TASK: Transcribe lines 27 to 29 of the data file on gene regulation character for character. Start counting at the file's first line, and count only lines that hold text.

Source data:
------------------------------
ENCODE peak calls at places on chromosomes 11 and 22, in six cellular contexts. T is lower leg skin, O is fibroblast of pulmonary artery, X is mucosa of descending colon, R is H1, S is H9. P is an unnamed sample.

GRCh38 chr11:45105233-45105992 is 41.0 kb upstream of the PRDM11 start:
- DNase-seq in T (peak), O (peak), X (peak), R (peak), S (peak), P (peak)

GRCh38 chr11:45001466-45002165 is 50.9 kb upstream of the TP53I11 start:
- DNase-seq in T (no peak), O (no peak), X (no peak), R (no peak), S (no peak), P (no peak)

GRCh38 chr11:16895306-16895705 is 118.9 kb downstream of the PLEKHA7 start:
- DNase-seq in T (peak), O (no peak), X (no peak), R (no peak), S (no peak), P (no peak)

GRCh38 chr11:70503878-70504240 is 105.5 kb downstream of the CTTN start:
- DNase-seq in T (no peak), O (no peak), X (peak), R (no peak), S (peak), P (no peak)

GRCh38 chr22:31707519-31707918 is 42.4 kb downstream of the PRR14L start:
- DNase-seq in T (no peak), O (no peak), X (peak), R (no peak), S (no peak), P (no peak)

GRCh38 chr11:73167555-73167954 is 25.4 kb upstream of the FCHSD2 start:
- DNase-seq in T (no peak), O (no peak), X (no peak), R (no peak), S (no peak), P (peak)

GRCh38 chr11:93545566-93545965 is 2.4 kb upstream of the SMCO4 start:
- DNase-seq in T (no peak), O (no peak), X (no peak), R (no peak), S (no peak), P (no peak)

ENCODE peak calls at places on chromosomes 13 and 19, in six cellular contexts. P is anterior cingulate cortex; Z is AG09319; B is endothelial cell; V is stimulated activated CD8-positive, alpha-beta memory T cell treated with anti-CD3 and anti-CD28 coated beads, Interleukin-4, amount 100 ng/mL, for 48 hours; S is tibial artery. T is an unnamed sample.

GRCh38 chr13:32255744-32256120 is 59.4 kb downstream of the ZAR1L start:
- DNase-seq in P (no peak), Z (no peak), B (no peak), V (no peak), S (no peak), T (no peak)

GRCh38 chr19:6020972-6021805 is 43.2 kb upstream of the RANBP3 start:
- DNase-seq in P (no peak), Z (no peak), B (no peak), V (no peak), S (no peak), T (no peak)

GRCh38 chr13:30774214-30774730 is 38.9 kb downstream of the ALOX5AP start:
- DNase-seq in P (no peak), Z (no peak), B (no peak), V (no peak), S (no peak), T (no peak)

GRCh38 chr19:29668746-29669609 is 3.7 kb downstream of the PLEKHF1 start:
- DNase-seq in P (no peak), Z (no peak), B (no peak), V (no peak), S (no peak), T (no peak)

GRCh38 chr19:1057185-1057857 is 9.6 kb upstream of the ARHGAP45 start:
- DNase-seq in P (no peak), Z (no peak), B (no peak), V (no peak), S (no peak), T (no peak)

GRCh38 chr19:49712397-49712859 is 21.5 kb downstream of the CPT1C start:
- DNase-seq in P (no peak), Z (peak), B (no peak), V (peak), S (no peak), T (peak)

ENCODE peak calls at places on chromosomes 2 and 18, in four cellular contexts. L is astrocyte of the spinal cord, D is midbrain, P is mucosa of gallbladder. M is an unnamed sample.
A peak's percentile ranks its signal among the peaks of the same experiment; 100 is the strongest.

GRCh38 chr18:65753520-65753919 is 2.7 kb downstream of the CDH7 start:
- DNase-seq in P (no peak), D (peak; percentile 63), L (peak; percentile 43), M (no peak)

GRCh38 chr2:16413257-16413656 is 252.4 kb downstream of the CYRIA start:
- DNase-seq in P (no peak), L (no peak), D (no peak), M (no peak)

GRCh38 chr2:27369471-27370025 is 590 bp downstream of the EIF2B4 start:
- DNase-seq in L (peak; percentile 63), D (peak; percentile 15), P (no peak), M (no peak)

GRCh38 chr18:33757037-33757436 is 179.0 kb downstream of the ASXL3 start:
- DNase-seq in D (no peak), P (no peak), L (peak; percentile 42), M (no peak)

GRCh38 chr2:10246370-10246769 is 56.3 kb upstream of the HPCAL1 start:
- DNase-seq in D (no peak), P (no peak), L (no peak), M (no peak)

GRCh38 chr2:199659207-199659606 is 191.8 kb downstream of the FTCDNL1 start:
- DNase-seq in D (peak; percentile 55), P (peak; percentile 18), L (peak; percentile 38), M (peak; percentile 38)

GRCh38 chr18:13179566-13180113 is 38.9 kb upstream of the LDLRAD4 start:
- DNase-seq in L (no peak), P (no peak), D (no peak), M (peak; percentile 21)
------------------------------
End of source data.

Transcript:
GRCh38 chr19:49712397-49712859 is 21.5 kb downstream of the CPT1C start:
- DNase-seq in P (no peak), Z (peak), B (no peak), V (peak), S (no peak), T (peak)

ENCODE peak calls at places on chromosomes 2 and 18, in four cellular contexts. L is astrocyte of the spinal cord, D is midbrain, P is mucosa of gallbladder. M is an unnamed sample.